Friday, October 5, 2018


   Yesterday we attended for about an hour (from about 11am to 12 pm) the Raptor Watch at Rosetta McClain Gardens in Scarborough, Toronto.  It had been raining that morning, but it cleared up by the time we arrived.  There was a brisk NW wind.
   During the day, the Raptor Watch sighted 276 Sharp-shined Hawks and many other raptors.  During the time we were at the watch we personally sighted over 40 Sharp-shined Hawks.
   We can ID the raptor in the various photos as a Sharp-shined Hawk by the following:
  • Small size - this is particularly important because the very similar Cooper's Hawk is larger (10-14" vs 15-20").  We estimate that the hawks we photographed were 12"+-.  This is the best indicator that this is a Sharp-shined Hawk, not a Cooper's Hawk.
  • Rufous underparts
  • Underwing pattern - Rufous underwing coverts and armpits; rest of underwing has black and white barring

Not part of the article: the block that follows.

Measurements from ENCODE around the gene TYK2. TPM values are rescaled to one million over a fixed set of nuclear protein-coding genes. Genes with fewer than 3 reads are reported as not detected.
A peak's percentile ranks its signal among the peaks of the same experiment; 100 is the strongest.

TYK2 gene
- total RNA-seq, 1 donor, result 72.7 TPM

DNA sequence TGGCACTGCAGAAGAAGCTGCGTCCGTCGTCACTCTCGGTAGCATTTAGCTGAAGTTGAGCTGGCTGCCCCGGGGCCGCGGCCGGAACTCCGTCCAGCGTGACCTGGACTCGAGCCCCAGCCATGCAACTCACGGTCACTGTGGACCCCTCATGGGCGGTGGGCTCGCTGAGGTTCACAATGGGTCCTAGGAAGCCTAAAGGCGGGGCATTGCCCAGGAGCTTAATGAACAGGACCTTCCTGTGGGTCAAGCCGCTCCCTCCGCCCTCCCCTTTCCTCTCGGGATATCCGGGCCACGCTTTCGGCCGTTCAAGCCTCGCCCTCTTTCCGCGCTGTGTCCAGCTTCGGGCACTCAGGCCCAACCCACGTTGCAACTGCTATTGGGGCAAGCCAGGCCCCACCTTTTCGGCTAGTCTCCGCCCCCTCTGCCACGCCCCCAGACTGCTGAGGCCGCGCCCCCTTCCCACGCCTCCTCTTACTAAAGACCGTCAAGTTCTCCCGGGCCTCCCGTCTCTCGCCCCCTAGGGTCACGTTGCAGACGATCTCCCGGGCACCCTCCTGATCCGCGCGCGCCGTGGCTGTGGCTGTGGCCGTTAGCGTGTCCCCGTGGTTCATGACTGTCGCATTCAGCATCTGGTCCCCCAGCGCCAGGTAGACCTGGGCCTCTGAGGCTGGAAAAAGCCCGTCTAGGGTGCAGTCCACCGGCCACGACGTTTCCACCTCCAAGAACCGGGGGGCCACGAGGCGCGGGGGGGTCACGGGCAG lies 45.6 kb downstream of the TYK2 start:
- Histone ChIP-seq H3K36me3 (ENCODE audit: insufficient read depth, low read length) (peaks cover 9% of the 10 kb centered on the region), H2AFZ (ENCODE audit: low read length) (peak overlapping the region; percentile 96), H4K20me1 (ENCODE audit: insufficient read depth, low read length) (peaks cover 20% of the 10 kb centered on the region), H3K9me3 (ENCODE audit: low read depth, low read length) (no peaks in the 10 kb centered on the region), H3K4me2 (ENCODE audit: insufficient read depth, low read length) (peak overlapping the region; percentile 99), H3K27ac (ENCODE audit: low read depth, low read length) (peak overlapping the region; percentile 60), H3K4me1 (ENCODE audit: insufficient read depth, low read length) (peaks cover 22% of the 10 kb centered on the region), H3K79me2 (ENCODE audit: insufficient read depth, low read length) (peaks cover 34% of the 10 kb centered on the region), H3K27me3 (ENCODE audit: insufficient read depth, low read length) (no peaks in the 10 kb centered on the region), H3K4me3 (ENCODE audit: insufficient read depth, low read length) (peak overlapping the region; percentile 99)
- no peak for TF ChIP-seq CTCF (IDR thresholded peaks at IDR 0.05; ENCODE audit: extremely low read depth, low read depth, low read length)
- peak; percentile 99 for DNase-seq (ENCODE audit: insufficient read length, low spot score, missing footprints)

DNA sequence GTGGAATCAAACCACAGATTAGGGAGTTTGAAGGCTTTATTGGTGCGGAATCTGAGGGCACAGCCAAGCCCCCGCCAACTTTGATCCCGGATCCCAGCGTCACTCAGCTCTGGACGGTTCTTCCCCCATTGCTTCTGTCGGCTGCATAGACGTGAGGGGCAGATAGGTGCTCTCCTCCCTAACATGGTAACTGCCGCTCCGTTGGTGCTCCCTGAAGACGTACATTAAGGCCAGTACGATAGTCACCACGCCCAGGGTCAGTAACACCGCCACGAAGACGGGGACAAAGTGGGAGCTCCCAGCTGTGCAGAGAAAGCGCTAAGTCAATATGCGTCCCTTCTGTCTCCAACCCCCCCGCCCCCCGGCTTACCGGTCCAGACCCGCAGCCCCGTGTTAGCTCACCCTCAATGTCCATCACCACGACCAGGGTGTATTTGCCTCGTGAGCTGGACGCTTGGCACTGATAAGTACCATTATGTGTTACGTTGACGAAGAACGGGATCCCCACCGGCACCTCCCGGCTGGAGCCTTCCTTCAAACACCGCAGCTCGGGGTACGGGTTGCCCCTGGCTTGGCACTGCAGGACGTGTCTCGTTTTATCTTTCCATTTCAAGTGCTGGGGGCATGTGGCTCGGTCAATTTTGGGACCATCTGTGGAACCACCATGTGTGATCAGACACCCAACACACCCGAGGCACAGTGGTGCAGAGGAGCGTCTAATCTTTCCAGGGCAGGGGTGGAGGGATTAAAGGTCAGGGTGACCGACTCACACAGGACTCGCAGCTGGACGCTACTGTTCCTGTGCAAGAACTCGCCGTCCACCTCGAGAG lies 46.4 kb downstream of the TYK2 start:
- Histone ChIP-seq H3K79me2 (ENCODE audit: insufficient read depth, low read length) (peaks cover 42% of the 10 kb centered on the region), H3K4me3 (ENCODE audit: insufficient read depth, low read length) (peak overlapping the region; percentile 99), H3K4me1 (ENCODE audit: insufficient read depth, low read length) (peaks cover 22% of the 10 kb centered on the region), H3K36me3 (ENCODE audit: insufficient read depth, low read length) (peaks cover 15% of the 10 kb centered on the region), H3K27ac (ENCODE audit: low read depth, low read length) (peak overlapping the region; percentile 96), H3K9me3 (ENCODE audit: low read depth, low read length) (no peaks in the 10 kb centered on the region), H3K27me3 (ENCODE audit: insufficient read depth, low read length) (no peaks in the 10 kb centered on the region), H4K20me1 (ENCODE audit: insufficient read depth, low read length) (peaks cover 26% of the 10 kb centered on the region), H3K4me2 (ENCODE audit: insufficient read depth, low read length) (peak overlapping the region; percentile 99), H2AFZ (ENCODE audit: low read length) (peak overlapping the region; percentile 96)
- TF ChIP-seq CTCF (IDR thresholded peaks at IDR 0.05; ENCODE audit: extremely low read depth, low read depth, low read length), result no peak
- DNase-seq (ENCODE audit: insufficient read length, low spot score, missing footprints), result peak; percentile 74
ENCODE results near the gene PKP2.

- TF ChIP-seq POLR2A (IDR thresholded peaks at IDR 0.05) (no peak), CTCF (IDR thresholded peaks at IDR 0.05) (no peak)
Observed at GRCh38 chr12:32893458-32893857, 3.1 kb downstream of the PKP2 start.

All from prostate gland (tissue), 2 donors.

• Small head and short neck
  • Medium length, slightly rounded tail with black and white (or grayish) banding and narrowly tipped white.

       The Sharp-shinned Hawk is the smallest hawk in the U.S. and Canada.  This hawk breeds as far north as the treeline in Alaska and Canada. It winters as far south as Panama.  It is during migration that the Sharp-shin or Sharpie is most likely to be seen in numbers, with dozens or even hundreds passing at some favored points on coastlines, lake shores and mountain ridges.
       The Sharp-shinned Hawk is a new species to our Photographic Life List, which now stands at 798.

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